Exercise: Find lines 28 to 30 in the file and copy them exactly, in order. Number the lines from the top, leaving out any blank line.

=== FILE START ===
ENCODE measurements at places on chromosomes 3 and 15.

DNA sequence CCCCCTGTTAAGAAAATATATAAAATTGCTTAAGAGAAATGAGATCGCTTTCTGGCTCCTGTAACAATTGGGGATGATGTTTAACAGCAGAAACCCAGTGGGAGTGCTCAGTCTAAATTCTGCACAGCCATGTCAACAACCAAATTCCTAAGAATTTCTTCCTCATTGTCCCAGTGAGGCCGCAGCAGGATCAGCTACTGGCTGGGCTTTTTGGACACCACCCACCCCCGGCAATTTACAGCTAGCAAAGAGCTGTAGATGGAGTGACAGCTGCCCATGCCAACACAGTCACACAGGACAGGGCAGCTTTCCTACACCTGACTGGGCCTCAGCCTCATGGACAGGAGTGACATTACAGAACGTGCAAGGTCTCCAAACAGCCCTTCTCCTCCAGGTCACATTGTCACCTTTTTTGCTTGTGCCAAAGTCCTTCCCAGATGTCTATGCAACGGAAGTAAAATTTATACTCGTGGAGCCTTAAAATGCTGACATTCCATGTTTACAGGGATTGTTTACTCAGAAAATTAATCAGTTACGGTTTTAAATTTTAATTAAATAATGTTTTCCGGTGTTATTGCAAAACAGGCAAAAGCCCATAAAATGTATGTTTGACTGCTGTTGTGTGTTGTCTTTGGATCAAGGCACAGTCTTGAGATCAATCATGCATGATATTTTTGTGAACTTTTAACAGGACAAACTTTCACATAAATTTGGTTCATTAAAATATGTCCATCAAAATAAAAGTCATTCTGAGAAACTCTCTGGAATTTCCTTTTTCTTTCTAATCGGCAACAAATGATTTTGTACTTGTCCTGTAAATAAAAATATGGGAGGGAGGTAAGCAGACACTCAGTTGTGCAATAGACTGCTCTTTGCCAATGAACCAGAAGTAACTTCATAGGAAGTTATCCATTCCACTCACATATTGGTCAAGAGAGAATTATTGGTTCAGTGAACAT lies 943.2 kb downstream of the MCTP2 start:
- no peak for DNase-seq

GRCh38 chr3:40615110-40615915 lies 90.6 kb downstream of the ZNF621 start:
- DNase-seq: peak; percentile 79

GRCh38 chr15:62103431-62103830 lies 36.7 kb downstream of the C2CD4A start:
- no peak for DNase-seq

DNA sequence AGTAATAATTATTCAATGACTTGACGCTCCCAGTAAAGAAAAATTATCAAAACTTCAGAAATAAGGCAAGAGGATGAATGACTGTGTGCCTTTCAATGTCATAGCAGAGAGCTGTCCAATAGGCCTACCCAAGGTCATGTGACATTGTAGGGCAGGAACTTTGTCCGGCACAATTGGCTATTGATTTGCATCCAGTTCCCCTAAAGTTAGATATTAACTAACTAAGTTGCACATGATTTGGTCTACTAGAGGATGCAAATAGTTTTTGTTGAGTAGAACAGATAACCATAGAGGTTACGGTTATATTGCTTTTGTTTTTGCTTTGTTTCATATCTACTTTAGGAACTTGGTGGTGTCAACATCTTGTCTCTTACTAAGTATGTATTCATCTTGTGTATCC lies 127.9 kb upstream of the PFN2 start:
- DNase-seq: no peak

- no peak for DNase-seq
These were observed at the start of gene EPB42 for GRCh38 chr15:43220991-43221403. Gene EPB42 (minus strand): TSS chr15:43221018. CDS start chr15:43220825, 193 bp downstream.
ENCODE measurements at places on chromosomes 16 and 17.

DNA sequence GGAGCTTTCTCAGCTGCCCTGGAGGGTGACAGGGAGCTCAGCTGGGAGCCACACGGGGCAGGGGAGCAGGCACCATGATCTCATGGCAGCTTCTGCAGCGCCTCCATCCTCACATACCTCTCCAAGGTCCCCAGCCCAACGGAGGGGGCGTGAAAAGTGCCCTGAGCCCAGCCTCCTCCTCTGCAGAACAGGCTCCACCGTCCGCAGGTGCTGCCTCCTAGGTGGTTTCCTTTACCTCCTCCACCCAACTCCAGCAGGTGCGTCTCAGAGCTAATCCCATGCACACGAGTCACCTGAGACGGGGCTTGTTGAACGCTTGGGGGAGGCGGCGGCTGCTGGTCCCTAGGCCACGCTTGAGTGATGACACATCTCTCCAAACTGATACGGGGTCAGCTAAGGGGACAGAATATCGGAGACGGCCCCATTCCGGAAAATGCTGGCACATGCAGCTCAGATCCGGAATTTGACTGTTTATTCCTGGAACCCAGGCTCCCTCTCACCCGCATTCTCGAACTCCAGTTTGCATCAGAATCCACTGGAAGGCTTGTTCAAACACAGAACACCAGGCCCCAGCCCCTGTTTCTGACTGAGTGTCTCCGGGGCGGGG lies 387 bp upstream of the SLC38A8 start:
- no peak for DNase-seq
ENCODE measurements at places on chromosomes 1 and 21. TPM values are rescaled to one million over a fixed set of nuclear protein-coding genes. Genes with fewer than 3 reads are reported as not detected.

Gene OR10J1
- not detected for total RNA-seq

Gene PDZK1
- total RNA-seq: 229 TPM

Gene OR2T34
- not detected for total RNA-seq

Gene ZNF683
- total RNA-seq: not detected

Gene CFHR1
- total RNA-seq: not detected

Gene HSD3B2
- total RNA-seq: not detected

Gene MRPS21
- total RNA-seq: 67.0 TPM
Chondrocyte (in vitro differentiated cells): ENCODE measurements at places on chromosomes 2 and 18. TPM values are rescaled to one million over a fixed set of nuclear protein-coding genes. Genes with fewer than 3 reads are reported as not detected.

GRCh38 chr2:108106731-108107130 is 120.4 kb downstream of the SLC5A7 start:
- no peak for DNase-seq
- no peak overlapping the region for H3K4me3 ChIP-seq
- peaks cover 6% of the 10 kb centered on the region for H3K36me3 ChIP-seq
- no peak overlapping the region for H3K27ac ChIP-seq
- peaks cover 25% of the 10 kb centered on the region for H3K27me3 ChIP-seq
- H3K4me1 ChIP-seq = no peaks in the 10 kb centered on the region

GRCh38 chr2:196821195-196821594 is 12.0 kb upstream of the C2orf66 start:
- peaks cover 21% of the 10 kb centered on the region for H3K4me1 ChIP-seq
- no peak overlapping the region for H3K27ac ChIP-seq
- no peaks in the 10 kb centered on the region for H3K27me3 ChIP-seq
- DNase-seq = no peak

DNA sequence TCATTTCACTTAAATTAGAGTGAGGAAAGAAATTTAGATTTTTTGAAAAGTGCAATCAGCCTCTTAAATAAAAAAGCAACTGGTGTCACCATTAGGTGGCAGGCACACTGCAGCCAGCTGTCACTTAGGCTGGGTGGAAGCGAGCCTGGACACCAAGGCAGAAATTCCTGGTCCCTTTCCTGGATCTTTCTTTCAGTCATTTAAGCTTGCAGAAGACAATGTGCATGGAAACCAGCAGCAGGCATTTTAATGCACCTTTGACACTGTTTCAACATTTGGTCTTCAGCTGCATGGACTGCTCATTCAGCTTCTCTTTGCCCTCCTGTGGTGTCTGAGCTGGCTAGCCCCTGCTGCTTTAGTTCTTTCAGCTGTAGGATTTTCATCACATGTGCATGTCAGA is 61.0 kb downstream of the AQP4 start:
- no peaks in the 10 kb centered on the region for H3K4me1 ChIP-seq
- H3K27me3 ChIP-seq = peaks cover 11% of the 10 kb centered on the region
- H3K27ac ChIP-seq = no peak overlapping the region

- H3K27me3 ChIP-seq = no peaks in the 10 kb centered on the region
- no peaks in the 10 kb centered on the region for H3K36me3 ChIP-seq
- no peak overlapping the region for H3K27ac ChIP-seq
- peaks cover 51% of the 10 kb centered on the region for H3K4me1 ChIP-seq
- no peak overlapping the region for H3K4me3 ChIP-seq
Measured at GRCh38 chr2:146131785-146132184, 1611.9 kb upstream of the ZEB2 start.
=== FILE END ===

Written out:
Gene MRPS21
- total RNA-seq: 67.0 TPM
Chondrocyte (in vitro differentiated cells): ENCODE measurements at places on chromosomes 2 and 18. TPM values are rescaled to one million over a fixed set of nuclear protein-coding genes. Genes with fewer than 3 reads are reported as not detected.